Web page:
Facebook is a clearing house to post relevant links to web sites, video, news releases and updates on the day to day event details. A unique benefit to using Facebook is the ability to get feedback on information posted to the account. The two-way nature of communication can be used to generate loyal supporters who will show their loyalty to the event through wall postings and on their own profile page.
Interacting with 'fans' of an event is a great method to create word-of-mouth exposure for the event. Media members have been known to use information posted to Facebook for news stories, so make sure targeted media personalities are 'fans' of the event.
Twitter is a micro-blogging service which allows users to send and read messages known as tweets or brief updates on what's happening with an event. The service is fast becoming a tool for media relations professionals, politicians and business owners because of its ease of use, potential reach and simple functionality. Some of the world's largest corporations use Twitter to relay information about their services, products and events. But the service is not limited to large organizations.Twitter is a great medium for making announcements, posting links or tiny URLs and conducting contests to promote an event.
Although social media outlets are a cost-effective tool to generate excitement about an event, they are only as effective as the person who updates the accounts. Social media outlets are a direct result of the fast paced, instant gratification environment we live in today. Audiences of social media crave frequent and fluid exchanges of information. Constantly updating social media accounts with new and pertinent event information can create a loyal and growing following among users. Planners should instantaneously update social media accounts when they receive new information related to an event. Have a new vendor sign on to be a part of an event expo? Post it to the account. Finalize the bracket for a tournament? Upload the file immediately.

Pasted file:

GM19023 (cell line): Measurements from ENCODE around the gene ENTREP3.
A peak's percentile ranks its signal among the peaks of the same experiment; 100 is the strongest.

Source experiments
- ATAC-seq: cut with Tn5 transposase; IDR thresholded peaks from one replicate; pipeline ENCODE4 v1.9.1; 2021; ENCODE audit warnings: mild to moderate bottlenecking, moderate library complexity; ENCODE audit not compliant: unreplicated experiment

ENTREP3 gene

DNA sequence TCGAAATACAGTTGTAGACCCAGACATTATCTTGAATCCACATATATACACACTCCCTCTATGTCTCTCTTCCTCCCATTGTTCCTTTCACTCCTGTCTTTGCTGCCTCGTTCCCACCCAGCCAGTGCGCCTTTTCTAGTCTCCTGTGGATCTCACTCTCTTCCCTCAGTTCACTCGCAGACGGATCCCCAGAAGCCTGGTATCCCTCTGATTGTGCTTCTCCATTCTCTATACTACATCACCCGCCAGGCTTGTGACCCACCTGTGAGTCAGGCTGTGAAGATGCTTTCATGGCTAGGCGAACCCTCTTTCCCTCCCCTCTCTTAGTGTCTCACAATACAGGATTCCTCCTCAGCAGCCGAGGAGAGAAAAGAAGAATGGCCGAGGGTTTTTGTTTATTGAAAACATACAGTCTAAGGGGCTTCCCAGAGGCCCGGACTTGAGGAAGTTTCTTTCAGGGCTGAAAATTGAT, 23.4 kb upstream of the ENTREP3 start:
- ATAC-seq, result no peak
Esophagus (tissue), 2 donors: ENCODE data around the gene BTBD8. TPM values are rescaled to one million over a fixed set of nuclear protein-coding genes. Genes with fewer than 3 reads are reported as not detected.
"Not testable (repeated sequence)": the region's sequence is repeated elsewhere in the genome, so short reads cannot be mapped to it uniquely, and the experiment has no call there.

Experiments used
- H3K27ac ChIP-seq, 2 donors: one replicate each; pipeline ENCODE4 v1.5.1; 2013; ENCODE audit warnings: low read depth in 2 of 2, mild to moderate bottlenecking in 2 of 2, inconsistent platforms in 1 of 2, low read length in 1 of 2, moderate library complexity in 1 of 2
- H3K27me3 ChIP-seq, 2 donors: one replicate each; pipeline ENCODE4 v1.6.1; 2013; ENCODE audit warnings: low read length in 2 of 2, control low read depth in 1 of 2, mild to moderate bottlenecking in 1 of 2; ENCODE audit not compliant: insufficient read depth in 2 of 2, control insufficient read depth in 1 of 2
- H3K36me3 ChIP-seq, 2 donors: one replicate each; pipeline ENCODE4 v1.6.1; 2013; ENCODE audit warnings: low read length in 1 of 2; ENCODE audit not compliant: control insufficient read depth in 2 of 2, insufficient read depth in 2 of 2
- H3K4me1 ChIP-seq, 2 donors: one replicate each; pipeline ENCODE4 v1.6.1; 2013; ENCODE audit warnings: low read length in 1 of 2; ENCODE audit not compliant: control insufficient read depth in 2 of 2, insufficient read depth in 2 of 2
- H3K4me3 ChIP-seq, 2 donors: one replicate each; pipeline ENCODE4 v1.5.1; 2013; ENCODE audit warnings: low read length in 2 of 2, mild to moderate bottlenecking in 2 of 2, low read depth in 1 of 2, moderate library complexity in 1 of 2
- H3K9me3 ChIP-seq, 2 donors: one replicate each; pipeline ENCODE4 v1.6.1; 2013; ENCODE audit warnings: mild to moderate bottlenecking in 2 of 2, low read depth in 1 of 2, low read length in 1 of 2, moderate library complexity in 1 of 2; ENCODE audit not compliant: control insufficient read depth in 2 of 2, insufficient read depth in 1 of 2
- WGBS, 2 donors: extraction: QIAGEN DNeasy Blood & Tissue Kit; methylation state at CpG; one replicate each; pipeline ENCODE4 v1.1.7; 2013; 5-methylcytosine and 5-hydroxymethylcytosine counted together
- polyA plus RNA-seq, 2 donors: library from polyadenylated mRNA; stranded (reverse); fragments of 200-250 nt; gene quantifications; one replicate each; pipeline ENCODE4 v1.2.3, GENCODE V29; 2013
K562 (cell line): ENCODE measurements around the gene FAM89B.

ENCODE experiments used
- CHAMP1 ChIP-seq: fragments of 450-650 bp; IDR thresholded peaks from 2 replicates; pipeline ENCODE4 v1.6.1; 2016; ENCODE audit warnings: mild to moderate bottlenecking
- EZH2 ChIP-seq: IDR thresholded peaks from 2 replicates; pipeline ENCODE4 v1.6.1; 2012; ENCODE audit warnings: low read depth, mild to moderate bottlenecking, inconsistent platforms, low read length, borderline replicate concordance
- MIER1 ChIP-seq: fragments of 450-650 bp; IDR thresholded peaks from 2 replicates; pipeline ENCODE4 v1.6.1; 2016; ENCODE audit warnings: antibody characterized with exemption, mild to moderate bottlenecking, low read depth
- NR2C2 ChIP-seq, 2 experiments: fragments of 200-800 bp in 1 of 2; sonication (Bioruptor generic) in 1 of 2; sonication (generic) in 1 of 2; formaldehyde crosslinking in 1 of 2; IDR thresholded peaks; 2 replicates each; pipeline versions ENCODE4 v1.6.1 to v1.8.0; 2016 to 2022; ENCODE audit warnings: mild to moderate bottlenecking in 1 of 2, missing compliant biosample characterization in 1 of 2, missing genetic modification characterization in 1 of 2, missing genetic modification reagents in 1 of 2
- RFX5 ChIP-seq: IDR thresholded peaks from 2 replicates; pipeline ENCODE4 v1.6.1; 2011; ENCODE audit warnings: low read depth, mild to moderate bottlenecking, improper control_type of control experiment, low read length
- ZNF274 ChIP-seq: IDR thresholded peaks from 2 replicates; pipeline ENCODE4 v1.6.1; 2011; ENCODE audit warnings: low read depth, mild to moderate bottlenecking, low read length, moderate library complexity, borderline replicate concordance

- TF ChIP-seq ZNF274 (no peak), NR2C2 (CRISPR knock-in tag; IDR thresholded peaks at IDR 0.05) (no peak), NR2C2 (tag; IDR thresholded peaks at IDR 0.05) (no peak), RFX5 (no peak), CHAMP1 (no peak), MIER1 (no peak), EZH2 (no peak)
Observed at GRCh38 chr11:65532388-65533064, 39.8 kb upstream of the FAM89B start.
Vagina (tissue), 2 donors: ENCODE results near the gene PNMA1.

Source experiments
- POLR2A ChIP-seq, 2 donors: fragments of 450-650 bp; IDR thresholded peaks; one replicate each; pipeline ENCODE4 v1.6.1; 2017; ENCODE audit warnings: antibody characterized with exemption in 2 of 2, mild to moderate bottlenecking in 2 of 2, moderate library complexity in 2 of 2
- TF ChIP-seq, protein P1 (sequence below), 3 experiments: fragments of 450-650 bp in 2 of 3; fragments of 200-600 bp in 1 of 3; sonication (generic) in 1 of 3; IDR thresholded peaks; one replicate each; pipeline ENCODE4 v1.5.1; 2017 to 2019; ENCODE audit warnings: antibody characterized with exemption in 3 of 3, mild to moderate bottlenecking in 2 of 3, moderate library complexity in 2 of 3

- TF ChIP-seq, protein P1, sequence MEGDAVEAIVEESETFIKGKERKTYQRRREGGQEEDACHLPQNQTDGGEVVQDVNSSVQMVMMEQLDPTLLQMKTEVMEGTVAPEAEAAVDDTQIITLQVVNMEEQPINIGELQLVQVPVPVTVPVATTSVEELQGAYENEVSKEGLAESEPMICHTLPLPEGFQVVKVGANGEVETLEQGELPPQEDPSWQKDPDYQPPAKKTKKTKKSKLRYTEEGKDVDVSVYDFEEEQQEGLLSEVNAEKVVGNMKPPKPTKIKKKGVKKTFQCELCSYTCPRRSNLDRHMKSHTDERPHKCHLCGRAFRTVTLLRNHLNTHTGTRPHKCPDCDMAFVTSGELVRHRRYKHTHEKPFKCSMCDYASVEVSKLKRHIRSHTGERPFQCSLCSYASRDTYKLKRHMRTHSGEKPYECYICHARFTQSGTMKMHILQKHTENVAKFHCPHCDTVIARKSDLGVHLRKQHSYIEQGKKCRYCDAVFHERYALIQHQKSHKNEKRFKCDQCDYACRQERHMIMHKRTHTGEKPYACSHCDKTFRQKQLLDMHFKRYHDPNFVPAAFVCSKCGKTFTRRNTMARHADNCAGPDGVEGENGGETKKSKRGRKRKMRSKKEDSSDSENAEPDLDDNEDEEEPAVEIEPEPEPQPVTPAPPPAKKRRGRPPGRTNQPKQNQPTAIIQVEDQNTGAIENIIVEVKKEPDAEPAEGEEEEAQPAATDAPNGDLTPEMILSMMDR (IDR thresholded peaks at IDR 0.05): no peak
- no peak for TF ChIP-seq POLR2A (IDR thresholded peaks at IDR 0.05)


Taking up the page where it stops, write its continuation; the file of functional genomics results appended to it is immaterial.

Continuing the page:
Is new merchandise available for purchase from the official event web site? Let people know with pictures of the swag. What once seemed to be mundane details are now the core components to a vibrant social media campaign. Whether the goal is to drive people to the event web site or to create awareness about the event, social media outlets can be great tools to incorporate into the event planning process.
Social media does not come without potential shortcomings. The double-edged sword of social media is the ability for 'fans' or 'followers' to interact with the event organizers. On the one hand, users can become third-party endorsers of the event by posting positive comments or experiences about past editions of the event. On the other hand, if a coach of a team not invited to a tournament decides to vent on the social media event page, it can become a sensitive situation for planners to deal with. As long as event officials and planners have a policy in place to deal with these types of circumstances, they can sidestep any possible land mines.
Media relations and social media outreach is an important part of any event planning process and with persistence can yield significant results for event planners. The two functions of media coverage discussed above provide an adequate base for event planners to begin to produce a simple, yet effective media coverage strategy. The combination of traditional media coverage and use of social media outlets can create excitement and awareness leading to increased participation, attendance and stature for the event. By following simple procedures and reducing the work media members have to do to get a story, an event planner can position their event favorably to a large audience.